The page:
Kyrie Irving’s potential destinations, and the calculus behind a potential trade.
This is news, and it’s unexpected, strange, and very much in line with the star-driven market that is the modern NBA. It’s a Friday news dump that almost certainly didn’t come from the Cavs, so read into that as you will, and cue the speculation. Irving reportedly wants his own team and has wavered on his desire to play with LeBron James. The Cavs are financially strapped, have done little to improve their roster this off-season, and are staring down another date with the Warriors as their best-case scenario for this season.
Before getting into specifics, I can’t stress this enough: The Cavs do not have to trade Irving, who does not have a no-trade clause and can’t force his way out without serious arm-twisting. The list of preferred destinations his camp reportedly gave the Cavaliers (the Spurs, Knicks, Heat and Timberwolves) can and may be given little credence, should the team choose to explore options. Cleveland is reportedly making assistant general manager Koby Altman the full-time GM, which at least temporarily abates the front-office leadership questions (they’re significant). The news puts the future of Irving and James even further in flux, as well as that of Love, who’s been in and out of trade rumors for two years.
Irving is owed about $18.8 million next season, with almost $60.3 million left on the last three years of his contract. He has a player option for the 2019–20 season, meaning he has two full years left of team control if the Cavs trade him before the season. Irving’s deal has a 15% trade kicker that the Cavs would have to pay him in the event of a deal (unless he waives it). The Cavs are above the salary apron and deep into the luxury tax as it stands. Remember that players who signed new deals in free agency can’t be traded until three months after the date they signed their contract, or Dec. 15, whichever is later. Any Irving trade is probably not imminent.
Additionally, it’s unclear which route the Cavs would go in terms of demanding a return. Do they move to keep LeBron happy, surround him with parts to help him try to contend next season and hope he stays next summer? Or do they aim for young parts in the event he walks? There’s an argument to be made for both. The Paul George trade stands as evidence that disgruntled stars with a foot out the door don’t always command starry returns. If Irving really doesn’t want to play with James, the Cavs have even less in the way of leverage, despite his youth.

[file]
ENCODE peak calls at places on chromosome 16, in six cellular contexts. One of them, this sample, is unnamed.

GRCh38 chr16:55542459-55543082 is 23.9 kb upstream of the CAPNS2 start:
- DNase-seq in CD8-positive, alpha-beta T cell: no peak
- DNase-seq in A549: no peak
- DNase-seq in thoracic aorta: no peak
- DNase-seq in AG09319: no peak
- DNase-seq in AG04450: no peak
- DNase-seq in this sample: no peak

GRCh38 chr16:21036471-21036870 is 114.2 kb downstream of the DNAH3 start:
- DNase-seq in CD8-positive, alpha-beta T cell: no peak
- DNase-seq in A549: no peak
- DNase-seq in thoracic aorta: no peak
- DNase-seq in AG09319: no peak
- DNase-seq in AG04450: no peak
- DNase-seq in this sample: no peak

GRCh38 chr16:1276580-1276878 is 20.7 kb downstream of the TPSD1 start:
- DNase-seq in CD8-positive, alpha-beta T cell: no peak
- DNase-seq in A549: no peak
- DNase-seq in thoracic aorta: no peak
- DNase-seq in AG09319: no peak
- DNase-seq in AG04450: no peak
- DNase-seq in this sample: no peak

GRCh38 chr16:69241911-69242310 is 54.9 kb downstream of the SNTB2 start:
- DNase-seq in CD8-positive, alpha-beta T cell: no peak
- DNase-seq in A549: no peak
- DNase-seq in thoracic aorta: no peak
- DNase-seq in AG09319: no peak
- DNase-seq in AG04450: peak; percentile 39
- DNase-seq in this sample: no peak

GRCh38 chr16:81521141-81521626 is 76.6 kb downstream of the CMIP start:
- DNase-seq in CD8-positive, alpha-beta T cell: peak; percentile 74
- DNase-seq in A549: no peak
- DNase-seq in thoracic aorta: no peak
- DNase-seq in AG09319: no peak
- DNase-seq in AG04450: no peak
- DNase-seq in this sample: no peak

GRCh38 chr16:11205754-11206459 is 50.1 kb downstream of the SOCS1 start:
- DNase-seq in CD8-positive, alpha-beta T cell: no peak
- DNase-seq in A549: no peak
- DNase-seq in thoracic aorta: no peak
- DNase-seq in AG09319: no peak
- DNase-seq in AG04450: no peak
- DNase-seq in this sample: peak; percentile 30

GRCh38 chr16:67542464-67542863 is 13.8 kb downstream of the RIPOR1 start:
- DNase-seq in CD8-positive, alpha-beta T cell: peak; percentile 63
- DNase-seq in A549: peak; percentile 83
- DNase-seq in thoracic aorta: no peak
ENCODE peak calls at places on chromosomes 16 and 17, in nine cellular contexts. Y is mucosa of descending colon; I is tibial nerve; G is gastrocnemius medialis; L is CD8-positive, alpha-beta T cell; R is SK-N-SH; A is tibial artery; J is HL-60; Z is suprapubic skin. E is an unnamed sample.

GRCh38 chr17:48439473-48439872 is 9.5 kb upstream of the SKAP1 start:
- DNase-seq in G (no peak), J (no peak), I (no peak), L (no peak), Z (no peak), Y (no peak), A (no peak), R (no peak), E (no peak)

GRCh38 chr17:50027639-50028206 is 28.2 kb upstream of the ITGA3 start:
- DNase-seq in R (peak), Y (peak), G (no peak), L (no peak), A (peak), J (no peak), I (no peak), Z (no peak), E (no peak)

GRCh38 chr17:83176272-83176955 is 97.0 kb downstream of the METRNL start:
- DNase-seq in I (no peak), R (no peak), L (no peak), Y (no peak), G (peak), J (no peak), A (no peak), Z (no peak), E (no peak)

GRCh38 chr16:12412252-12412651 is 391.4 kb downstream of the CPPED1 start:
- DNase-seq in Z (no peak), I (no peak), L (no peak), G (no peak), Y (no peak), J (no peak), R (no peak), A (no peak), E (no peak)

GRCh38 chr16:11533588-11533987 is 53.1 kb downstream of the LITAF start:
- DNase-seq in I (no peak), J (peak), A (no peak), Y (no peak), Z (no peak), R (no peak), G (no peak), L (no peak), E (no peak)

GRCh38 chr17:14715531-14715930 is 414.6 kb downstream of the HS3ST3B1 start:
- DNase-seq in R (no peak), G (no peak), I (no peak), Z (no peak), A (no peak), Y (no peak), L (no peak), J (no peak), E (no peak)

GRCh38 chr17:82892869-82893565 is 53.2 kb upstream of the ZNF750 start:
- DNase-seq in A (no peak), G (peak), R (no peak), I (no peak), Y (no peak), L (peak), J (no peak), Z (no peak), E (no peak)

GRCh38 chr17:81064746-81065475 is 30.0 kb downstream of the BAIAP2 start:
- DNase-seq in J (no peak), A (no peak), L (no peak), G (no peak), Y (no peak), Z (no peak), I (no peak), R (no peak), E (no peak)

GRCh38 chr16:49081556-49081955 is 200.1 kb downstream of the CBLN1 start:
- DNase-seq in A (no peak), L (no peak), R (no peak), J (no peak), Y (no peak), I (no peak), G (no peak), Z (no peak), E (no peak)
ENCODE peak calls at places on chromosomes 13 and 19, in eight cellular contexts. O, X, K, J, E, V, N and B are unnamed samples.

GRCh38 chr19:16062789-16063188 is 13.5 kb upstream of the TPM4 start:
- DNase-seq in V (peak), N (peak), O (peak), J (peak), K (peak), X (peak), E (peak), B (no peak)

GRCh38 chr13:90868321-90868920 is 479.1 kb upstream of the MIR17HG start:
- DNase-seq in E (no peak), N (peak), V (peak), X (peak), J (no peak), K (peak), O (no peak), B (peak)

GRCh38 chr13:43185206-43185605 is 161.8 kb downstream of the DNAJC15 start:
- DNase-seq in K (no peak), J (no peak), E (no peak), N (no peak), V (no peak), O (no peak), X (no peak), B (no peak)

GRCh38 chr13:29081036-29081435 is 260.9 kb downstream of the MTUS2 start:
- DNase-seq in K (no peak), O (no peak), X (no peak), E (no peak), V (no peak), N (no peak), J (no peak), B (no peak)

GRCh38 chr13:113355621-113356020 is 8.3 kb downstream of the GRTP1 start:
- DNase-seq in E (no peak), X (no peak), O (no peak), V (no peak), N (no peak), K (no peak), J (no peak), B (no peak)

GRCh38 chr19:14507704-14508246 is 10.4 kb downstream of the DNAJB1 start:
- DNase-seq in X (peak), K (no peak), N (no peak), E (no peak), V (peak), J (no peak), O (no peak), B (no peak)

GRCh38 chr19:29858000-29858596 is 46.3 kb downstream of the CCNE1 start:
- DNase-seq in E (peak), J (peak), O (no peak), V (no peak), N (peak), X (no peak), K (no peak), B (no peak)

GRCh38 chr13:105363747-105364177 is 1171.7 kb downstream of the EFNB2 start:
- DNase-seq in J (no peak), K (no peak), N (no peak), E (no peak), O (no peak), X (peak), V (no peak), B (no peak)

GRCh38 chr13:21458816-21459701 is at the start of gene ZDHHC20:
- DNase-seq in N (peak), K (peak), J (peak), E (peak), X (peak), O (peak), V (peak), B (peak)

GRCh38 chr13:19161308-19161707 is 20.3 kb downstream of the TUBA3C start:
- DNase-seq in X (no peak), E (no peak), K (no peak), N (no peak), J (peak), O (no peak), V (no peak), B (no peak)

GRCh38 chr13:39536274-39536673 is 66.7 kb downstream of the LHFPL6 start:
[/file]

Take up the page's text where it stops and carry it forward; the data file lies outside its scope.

The Cavaliers could also look to creatively leverage an Irving trade into an opportunity to shed long-term salary, given the serious financial constraints on the cap sheet, but a move like that would likely involve a step back on the talent front, which has immediate implications for James (who, for what it’s worth, has a no-trade clause). Speculatively, it’s possible this would need to be a multi-team trade to make sense.
And then again, if Irving wants to be the main star and doesn’t want LeBron...it’s entirely possible he can just wait a year and let that happen.
Here’s a breakdown of the four linked teams and an exploration of others who could butt their way into the conversation.
Miami and Florida’s player-friendly state taxes make the Heat a perennially attractive landing spot for stars. There’d certainly be some dark humor in Irving going to join James’s former team, and the Heat could feasibly put together an offer that would match up financially. The Heat could dangle Goran Dragic as a positional fit and near-salary match and young players like Justise Winslow and Bam Adebayo. That baseline wouldn’t be a terrible offer, assuming Miami felt it could keep Irving around. The Heat also have draft picks to offer. But they just signed James Johnson, Dion Waiters and Kelly Olynyk to long-term deals, Tyler Johnson’s salary will balloon next summer, and the team would then be challenged to create flexibility to support Irving with better talent. Would the Cavs move Irving within the conference without a chance to immediately improve?